After analyzing over 21,000 individual prescription records (at an average cost of over $800/prescription) for less than three months of Valeant products moved through R&O, it is apparent that Mike Pearson's statement was correct that Valeant does not have operational control over R&O, so cut him some slack guys! I mean, obvs, if he had known about all these illegal shipments of drugs out of R&O while under the control of Phildor/Valeant, he wouldn't have made all those certified statements to the contrary, right???

If you're curious, the states analyzed are listed below and all 21000 prescriptions available at the following link.

CA 7678 35.32% YES NO NO
IL 6091 28.02% YES YES Dual Approval
CO 1303 5.99% YES YES Dual Approval
UT 908 4.18% YES YES Dual Approval
NV 876 4.03% YES YES Dual Approval
WA 856 3.94% UK UK UK
FL 711 3.27% YES YES Dual Approval
MS 522 2.40% YES YES Dual Approval
ID 518 2.38% YES YES Dual Approval
PA 506 2.33% NO YES NO
OH 338 1.55% YES YES Dual Approval
NY 187 0.86% YES YES Dual Approval
OK 155 0.71% YES YES Dual Approval
SD 141 0.65% YES NO NO
IA 135 0.62% YES YES Dual Approval
RI 117 0.54% YES YES Dual Approval
TX 114 0.52% YES YES Dual Approval
IN 111 0.51% YES YES Dual Approval
MI 97 0.45% YES YES Dual Approval
MO 68 0.31% YES YES Dual Approval
WI 60 0.28% YES YES Dual Approval
MN 57 0.26% UK UK UK
KS 43 0.20% YES YES Dual Approval
WY 42 0.19% YES NO NO
NJ 16 0.07% YES YES Dual Approval
VT 14 0.06% YES NO NO
AZ 13 0.06% NO YES NO
DE 5 0.02% YES YES Dual Approval
AK 1 0.00% YES YES NO
DC 1 0.00% YES YES Dual Approval
NH 1 0.00% YES YES Dual Approval
***Correction: a previous version of this table incorrectly reported some of the states R&O did not have a license

Monday, October 19, 2015


Whitney Tilson: I hold in my hand the envelopes. As a child of four can plainly see, these envelopes have been hermetically sealed. They've been kept in a #2 mayonnaise jar on Funk and Wagnalls' back porch since noon today. No one knows the contents of these envelopes, but you Carnackman, in your borderline divine and mystical way, will ascertain the answers having never before seen the questions.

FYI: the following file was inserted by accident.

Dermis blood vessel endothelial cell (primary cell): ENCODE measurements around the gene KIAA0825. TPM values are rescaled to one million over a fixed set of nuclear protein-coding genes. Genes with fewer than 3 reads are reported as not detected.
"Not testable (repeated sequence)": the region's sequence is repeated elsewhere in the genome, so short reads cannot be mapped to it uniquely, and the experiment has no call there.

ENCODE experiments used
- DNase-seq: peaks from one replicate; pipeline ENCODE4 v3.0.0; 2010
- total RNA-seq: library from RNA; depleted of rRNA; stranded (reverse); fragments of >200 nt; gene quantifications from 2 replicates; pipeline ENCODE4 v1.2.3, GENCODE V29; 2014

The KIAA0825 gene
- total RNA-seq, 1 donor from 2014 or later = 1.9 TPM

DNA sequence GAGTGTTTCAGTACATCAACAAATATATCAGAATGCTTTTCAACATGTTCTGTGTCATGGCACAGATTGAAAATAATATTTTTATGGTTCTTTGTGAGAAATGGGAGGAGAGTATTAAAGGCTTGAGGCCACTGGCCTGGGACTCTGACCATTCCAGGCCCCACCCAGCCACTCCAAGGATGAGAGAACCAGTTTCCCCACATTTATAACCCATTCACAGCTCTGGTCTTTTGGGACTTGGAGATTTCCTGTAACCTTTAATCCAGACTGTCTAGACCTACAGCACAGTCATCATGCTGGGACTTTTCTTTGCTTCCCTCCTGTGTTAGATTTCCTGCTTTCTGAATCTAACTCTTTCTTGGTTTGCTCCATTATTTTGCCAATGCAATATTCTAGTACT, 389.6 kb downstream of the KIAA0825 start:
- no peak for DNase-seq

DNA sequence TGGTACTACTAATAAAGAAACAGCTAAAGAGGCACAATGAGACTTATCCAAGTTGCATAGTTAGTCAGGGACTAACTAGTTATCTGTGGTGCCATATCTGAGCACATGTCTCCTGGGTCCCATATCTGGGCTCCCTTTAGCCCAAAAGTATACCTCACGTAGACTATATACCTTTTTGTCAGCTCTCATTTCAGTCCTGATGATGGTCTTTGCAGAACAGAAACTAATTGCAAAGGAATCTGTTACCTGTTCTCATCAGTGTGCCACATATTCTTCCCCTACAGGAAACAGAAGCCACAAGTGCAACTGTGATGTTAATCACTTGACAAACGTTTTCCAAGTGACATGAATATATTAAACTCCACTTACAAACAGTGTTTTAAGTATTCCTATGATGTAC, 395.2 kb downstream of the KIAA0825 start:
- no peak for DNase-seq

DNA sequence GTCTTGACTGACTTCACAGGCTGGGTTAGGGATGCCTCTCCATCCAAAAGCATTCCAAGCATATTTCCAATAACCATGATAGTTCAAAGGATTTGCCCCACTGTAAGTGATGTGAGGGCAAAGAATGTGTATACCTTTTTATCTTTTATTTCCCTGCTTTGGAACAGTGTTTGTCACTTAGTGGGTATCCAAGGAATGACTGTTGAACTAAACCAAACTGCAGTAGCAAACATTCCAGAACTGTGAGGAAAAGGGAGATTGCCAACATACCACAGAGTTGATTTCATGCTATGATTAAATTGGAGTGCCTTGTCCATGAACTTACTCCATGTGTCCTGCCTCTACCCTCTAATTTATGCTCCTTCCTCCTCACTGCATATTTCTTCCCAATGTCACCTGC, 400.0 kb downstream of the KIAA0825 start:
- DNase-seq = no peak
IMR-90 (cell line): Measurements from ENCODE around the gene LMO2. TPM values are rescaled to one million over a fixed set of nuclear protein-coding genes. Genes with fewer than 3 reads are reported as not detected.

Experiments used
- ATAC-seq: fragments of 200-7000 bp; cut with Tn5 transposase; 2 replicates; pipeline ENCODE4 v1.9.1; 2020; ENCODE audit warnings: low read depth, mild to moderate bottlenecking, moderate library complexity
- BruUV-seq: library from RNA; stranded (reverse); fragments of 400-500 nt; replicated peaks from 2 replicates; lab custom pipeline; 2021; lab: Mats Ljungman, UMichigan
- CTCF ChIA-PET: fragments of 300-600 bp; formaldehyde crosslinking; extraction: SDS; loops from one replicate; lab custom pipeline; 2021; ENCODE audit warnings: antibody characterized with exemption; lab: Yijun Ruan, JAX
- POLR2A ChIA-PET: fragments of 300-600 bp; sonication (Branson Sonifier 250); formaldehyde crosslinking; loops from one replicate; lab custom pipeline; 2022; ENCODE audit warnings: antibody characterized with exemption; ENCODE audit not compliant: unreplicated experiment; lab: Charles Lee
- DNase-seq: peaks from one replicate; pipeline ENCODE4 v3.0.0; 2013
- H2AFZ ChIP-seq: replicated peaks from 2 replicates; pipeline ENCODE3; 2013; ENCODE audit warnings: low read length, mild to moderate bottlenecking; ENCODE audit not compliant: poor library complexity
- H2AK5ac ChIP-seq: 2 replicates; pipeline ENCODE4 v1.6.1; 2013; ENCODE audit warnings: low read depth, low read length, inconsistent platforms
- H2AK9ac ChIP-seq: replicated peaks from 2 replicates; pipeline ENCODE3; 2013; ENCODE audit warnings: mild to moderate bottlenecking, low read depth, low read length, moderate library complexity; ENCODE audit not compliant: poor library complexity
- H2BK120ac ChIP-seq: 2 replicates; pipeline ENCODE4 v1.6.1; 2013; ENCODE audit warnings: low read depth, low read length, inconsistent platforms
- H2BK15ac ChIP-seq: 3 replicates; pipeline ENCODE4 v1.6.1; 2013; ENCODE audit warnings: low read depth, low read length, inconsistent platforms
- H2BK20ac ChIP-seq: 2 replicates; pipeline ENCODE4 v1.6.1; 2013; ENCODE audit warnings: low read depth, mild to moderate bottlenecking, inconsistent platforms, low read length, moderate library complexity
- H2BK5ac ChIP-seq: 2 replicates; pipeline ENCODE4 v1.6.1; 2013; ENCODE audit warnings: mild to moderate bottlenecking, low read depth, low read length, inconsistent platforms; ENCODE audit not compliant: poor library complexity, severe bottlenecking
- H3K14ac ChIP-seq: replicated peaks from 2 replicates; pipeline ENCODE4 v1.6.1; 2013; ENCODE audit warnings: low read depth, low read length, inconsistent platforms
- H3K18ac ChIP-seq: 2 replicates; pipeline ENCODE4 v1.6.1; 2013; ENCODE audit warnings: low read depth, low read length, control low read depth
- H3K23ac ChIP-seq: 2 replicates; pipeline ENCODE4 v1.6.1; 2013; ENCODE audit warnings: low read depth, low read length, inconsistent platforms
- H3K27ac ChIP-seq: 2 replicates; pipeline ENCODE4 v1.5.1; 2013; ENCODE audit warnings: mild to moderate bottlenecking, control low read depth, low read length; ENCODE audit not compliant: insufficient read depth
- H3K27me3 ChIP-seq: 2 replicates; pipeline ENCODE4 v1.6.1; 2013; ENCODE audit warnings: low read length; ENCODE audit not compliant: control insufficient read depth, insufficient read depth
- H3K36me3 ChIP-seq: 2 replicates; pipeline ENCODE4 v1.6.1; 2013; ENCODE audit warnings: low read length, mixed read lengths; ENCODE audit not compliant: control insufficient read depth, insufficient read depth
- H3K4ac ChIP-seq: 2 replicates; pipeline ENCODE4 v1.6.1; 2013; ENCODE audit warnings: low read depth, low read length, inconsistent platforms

Carnackman: "Wells notice."
[Carnackman's face goes grey. He lays the unopened envelope on the desk.]
Carnackman: "Did I mention I had really good stuff on Herbalife I can't talk about?"

Ben Walsh published a story last Friday about some suspiciously timed trades that just so happened to occur on the eve of the NY Post (I know right?) publishing a negative article about Herbalife CEO Michael Johnson. The article was titled Video reveals Herbalife boss saw ‘pyramiding’ signs early on. and attempted to paint the CEO in a criminal light.

About a month ago, Roger Parloff published a well-researched article in Fortune titled The Siege of Herbalife.  In his article Parloff discusses that video.  Parloff's take seems to indicate that 2005 video was a record of Johnson actively reshaping the way Herbalife would recruit distributors and members. He chastised certain lead generation systems and embraced changes that were designed to reduce the turnover in distributors actively pursuing their involvement as a "business opportunity." Johnson wanted new distributors to be permitted to achieve level five more slowly and organically. “In the old days, distributors would say, ‘Go build that downline as soon as possible’ … That works for very few people … That’s a lottery ticket. So the best way to build this business … is to build it through retail and retention, and recruiting will come Johnson explained at the retreat.

Parloff also discusses a report by the former director of the FTC's Bureau of Economics, Dr. Joseph Farrell. For you kids keeping score at home, that would the Director of the Bureau of Economics, to whom Dr. Peter Vander Nat would have reported to until May of 2012. In his 67 page report the former director found that there was "genuine consumer demand" and "no evident dependence on unsustainable growth." He summarized that purchasing patterns were consistent with the purchasing you'd see when distributors were fulfilling consumer orders and not gunning for bonus qualifications.